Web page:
5 Studio Organization Secrets for a More Productive Year
Bobbie Peterson is the Regional Manager for Affinity 56 and has over 12 years of experience in the multifamily housing industry. She is so excited to see this community thrive!
Over the past few decades, studio apartments have gone from a last resort for the poor to a coveted, sleek home for the independent adult. They’re efficient, reasonably priced, and usually in prime neighborhoods.
Studios have the added benefit of being easy to maintain. Big homes need hours of cleaning throughout the week to prevent them from falling into disarray. Studio living, on the other hand, lets you slash that upkeep in half.
But to reap the benefits of a studio apartment, you need to keep it organized. When you keep your studio organized, you won’t have to spend as much time deep cleaning, so you’ll have more free time in your schedule.
Here are some studio organization tips to make your life a little easier:
In a studio apartment, downsizing is key. Minimalism should be your goal as you design your layout, choose your decorations, and buy furnishings.
You can still have stuff. But, make sure everything you own has a purpose and is worth the room it takes up.
If a California King bed is something you refuse to do without, then get one! Just understand it takes up a lot of space, and you won’t have room for other things.
Streamlined, double-use furniture will help you go small while providing extra storage space.
Look for items that are strategically designed to save room or tuck away when they’re not being used, like:
With the help of these multifunctional furnishings, you’ll have more than enough room for your belongings.
Clutter adds extra stress to your brain, which can hinder your productivity.
In bigger homes, you can spread clutter out amongst multiple rooms, so it’s not so bad. In a studio, though, it all converges into visible chaos.
Living in a cluttered environment makes it difficult to be productive. It’s a research-based fact that procrastination and clutter are directly linked.
If you have a large amount of “stuff” creating disorganization in your studio, it’s time to declutter.
Let’s get one thing straight, though:
Decluttering doesn’t mean you have to get rid of everything.
Rather, you have to get it organized and under control. The “out of sight, out of mind” mantra can help you achieve this.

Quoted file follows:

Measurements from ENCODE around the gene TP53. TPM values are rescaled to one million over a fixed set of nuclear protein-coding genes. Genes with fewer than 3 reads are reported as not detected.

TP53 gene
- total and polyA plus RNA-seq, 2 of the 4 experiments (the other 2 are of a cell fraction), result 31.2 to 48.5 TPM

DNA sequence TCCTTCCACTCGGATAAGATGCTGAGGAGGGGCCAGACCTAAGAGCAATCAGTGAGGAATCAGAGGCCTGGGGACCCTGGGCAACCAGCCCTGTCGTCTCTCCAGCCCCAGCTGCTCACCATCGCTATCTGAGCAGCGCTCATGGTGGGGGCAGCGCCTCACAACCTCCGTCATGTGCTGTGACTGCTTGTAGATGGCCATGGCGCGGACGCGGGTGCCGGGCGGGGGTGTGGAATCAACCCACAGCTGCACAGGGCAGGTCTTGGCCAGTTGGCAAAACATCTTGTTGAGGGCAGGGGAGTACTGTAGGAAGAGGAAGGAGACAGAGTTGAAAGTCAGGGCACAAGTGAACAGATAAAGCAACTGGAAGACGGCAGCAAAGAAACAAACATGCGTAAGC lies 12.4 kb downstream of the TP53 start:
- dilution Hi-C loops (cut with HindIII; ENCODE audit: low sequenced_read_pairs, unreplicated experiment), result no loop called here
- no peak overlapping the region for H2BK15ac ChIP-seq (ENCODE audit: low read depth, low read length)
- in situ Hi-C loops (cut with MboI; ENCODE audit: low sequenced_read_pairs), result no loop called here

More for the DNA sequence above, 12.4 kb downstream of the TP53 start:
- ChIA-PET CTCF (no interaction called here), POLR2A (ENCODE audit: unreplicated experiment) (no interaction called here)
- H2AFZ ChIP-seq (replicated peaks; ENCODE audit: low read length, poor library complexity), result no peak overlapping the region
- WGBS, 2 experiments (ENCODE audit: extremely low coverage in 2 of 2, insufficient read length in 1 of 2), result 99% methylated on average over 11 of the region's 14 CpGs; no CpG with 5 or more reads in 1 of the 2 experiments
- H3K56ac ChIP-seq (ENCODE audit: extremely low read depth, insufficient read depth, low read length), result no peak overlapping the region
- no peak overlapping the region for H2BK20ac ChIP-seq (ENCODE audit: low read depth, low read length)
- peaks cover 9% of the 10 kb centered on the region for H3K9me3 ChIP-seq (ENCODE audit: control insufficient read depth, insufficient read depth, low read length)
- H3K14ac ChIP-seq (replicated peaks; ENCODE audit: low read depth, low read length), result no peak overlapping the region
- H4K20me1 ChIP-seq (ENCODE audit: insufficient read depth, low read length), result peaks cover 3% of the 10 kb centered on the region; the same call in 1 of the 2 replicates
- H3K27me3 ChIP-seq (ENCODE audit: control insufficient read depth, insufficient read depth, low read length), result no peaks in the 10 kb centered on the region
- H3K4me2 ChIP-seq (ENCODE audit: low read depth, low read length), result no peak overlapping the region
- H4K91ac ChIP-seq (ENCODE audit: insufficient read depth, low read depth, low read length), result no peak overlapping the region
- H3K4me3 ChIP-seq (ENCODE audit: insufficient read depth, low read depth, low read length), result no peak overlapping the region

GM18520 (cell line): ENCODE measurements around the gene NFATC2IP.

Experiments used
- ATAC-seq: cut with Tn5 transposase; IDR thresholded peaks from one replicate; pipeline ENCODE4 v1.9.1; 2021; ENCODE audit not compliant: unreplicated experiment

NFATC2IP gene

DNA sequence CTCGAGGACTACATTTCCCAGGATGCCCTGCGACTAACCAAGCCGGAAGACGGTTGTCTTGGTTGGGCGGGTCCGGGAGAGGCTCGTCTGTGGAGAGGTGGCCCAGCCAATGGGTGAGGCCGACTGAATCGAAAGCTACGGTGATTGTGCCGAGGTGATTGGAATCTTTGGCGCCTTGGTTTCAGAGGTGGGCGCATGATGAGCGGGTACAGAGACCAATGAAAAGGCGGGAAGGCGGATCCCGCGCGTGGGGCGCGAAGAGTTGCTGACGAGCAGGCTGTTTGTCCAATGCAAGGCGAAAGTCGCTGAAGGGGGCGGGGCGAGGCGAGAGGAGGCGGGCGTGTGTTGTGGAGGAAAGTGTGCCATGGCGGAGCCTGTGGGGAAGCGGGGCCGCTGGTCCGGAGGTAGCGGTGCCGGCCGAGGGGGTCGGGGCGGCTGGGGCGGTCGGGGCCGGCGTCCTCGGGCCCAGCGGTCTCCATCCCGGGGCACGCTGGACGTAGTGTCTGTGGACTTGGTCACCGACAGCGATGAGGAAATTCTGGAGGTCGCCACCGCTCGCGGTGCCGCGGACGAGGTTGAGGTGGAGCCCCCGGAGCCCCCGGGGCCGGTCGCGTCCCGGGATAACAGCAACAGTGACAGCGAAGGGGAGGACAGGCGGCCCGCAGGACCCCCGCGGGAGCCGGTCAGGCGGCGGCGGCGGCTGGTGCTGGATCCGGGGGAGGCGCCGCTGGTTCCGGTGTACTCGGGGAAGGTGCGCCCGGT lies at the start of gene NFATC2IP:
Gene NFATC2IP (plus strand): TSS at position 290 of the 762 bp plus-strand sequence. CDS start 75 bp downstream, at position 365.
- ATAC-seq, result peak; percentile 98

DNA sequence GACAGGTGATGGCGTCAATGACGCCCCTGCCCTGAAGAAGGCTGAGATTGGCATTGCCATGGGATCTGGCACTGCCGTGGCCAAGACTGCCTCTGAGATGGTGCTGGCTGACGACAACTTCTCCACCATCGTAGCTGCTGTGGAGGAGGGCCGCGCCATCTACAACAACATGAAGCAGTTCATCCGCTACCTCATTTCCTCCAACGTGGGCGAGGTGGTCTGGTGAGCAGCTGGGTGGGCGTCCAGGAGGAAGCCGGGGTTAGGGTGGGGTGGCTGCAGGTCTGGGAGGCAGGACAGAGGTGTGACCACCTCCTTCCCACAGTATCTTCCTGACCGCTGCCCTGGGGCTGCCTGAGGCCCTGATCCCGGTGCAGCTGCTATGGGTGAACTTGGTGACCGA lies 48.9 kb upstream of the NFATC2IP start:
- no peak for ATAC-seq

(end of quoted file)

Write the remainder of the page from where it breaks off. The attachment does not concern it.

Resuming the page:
Make a rule for yourself that all of your countertops and other flat surfaces stay empty. You might have a few specific exceptions for things you use daily, like your coffee pot and toaster.
No matter which area of your home is cluttered, there’s an organizer designed to help you.
Privacy is not a priority in studios. Because of this, excess walls are usually avoided.
Your bathroom may have its own walls, but that’s probably the extent of it. If you want to wall off your bedroom area, you’ll have to do it yourself.
Wherever you’d like to add more privacy, you can hang long drapes or use freestanding partitions. They create the illusion of a wall, like a mini-room, and deter guests from wandering into areas of your home where they don’t belong.
If you’d like to have a multifunctional room divider, you can even use a freestanding bookcase. It’ll act as a wall while holding and organizing your library!
Everyone needs an office area, or at least a desk. It’s especially important if you work from home.
You may want to work on your bed or couch, but this is bad for many reasons. Aside from the temptation to relax instead of work, research shows that it can have negative effects on your life.
Here are a few downsides to working on your bed or couch:
Set up an organized office area instead. It doesn’t have to take up a lot of space. Floating fold-down desks hang on your wall and can easily be tucked away when you’re done for the day.
Your health is more important than a cozy workspace. Opt for a comfortable, ergonomically-friendly chair instead.
It’s easy to get distracted when you are surrounded by everything you own. Set your home up to encourage productivity.
Lighting is key. Dark rooms make our brains sleepy.
Studios usually have a few good-sized windows. Take advantage of the natural light and then add more with bright standalone lamps.
Keep the areas as open as possible, and avoid dark curtains and furnishings.
Use your wall space to add shelving so you can display artwork, books and, inspirational items that remind you to focus on your goals.
When you’re a self-sufficient person striving to be productive, a studio apartment can be the right home for you. With a bit of strategic organization, you can have more than enough space for comfortable living.
It’s no wonder why studios have become the most sought-after apartments for those seeking independence on a budget!